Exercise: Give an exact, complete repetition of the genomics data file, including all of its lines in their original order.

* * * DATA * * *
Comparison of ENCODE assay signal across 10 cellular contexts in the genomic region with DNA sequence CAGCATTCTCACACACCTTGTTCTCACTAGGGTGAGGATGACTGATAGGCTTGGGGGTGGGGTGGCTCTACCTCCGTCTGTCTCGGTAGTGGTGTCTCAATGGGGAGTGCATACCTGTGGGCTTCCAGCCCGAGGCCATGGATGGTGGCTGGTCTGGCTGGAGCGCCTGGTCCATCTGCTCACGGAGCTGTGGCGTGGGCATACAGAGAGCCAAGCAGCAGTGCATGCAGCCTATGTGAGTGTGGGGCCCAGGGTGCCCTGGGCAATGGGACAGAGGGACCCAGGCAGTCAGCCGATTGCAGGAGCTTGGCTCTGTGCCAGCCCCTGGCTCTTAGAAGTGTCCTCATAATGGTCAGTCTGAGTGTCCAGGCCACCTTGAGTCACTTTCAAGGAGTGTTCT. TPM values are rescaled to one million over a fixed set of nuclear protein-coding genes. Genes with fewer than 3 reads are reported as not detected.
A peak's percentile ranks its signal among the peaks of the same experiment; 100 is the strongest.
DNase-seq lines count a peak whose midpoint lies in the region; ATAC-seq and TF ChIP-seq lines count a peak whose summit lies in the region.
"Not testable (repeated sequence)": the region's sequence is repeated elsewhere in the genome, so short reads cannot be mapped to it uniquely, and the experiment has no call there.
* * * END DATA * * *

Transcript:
Comparison of ENCODE assay signal across 10 cellular contexts in the genomic region with DNA sequence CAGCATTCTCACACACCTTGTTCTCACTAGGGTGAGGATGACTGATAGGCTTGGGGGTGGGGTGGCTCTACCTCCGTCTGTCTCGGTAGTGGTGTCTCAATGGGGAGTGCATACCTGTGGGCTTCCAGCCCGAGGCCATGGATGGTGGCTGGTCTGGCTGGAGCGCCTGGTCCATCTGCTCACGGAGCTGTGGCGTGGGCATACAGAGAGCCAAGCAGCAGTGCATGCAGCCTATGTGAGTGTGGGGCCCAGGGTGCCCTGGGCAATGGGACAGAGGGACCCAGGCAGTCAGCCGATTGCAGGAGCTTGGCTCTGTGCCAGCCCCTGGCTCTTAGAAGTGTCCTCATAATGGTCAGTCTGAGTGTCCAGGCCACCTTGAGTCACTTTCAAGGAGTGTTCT. TPM values are rescaled to one million over a fixed set of nuclear protein-coding genes. Genes with fewer than 3 reads are reported as not detected.
A peak's percentile ranks its signal among the peaks of the same experiment; 100 is the strongest.
DNase-seq lines count a peak whose midpoint lies in the region; ATAC-seq and TF ChIP-seq lines count a peak whose summit lies in the region.
"Not testable (repeated sequence)": the region's sequence is repeated elsewhere in the genome, so short reads cannot be mapped to it uniquely, and the experiment has no call there.